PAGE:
Ad Age Wonders if Blind Networks Can Save Web Ads?

advertising-age-dinosaurIt's true. Dinosaur marketing and advertising publisher, Advertising Age, suggests that "blind networks" may be able to save "premium" content publishers and their CPMs. Hallelujah.

Examples of Ad Age saviors include Short Tail Media and Brand.net with Yahoo!’s former Senior Vice President of Business Operations, Elizabeth Blair, and the former Vice President of Global Pricing & Yield Management (PYM) for Yahoo!, Andy Atherton. Brand.net says that it receives premium advertising inventory on the down low from top publishers.

Also, according to the article written by Abbey Klassen, the difference between this and other so-called blind networks is that in addition to premium inventory for sale, Brand.net won't tell potential advertisers on what sites they are going to run - just that it's gonna be good if they choose to buy the "A-List" because the "A-List" is very similar to certain buckets of sites from the quality Comscore 500 or 1,000.

Last we looked, social media is all over Comscore's list - but Brand.net says it has page-level fingerprinting technology that can pick up the bad stuff.

In general, it's amusing to hear Brand.net's pitch. Maybe they can get it to work. To date, many networks have this type of deal in place which can be shaky for pubs looking for anonymity. The challenge for Brand.net will be whether or not they can get large publishers to offer their best, unsold inventory while maintaining anonymity for publishers.

Working against Brand.net and Short Tail will be history. As advertisers run campaigns, they will see the referrals from sites on the Brand.net network and discover the true site list.

As you might imagine, what needs to happen here is that the premium publishers need to put their premium inventory on the exchange which can help exchanges with the "chicken and egg" issue. With little premium inventory on the exchange, few brand advertisers will have interest in exchange inventory. With few brand advertisers and less competition, few publishers are going to be willing to sell their premium inventory to exchange participants. Eventually, this will be overcome but it will likely require some pubs and advertisers to take chances in the beginning. With a surplus of inventory, publishers can push the envelope.

At some point, we think, the idea of blind networks will become a thing of the past as direct sales teams divide and conquer, and transparency reigns earning publishers and advertisers the best yield and ROI, respectively, for their display ad inventory.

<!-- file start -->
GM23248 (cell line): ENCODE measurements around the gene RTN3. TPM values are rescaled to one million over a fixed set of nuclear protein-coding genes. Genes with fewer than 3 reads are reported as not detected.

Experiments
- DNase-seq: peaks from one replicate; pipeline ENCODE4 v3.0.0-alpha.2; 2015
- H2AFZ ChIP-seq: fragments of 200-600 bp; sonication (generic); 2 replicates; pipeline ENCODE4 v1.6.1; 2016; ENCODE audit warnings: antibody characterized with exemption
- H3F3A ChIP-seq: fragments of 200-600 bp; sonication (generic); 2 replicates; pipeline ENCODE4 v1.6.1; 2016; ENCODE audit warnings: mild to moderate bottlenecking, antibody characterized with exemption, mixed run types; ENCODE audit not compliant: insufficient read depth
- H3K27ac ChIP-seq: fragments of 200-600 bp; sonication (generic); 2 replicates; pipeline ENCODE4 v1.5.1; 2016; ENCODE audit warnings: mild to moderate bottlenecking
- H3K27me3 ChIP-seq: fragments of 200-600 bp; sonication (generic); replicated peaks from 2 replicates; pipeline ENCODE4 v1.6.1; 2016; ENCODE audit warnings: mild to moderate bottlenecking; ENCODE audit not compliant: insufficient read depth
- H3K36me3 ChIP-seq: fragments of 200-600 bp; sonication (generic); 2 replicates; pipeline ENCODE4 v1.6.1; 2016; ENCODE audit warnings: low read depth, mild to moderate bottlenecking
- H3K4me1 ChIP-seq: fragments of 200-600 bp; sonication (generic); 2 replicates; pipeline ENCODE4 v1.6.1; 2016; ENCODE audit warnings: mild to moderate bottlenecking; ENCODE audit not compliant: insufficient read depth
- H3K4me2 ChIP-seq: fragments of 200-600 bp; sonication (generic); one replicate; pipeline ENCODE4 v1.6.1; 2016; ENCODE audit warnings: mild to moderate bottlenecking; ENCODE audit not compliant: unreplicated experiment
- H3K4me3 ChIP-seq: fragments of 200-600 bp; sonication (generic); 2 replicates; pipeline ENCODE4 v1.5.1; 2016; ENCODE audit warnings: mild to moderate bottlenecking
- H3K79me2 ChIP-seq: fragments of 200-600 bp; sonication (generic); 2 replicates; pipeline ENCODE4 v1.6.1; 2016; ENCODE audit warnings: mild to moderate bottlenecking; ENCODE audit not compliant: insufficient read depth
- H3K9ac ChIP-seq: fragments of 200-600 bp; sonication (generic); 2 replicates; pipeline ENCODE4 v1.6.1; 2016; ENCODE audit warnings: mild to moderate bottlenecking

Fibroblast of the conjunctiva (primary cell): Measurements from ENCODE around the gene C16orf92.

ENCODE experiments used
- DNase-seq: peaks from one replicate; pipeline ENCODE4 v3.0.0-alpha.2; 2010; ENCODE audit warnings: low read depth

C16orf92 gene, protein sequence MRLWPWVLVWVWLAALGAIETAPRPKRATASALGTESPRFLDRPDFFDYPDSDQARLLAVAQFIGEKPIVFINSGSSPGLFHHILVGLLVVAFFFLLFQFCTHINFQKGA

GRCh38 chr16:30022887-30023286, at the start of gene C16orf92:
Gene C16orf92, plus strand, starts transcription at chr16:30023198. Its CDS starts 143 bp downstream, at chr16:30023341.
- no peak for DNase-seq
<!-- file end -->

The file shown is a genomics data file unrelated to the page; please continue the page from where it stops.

Maybe Brand.net and Short Tail will put its networks on the exchange? Doubtful in the short term. Yet, in the future they could become super traders of premium media on the exchange.

For "premium" publishers interested in offloading some of their unsold premium inventory, they might also consider a contextual exchange which offers transparency on content type (site or page level - think AdSense content network, or Adsdaq) rather than the site itself. They still have the "history" issue. And, we wonder if the contextual exchange would bring out the value of the premium placement if its grouped with other non-premium inventory.

2 Comments

  1. Totally agree about the blind networks. How can a "blind network" really get a publisher the best price for premium inventory with CPM prices falling off a cliff?

    There are already strained relations between publishers and ad networks. There is a growing perception on the part of publishers that networks are not getting the correct price for their online advertising - and a view that they take too much of a cut for their service.

    It would be in the interests of publishers to use the ad exchanges to maximise their revenue potential.

    I wonder how far away from the "publisher ad trader" era we really are?

    I work in online sales, and I would like to get involved in this new exciting area. But there seems to be very little opportunities for entry at the minute except through the giant ad networks. But I am glad the AdExchanger is pushing the agenda.

    Reply
    • I think we're a year or two away from the true publisher ad trader. And, one may think that a year or two away is wishful thinking. But,if a few tools came on to the market, which they will, that enable publishers more control on their inventory AND which can be used on the exchange, well then we have a Gladwell-ian tipping point.

      Publishers just want to make more money. Hence the explosion of usage of yield optimization companies by pubs. Also, as pubs scramble, the global recession may be a good thing for exchanges. Thanks for your comment, Ciaran.

      Reply

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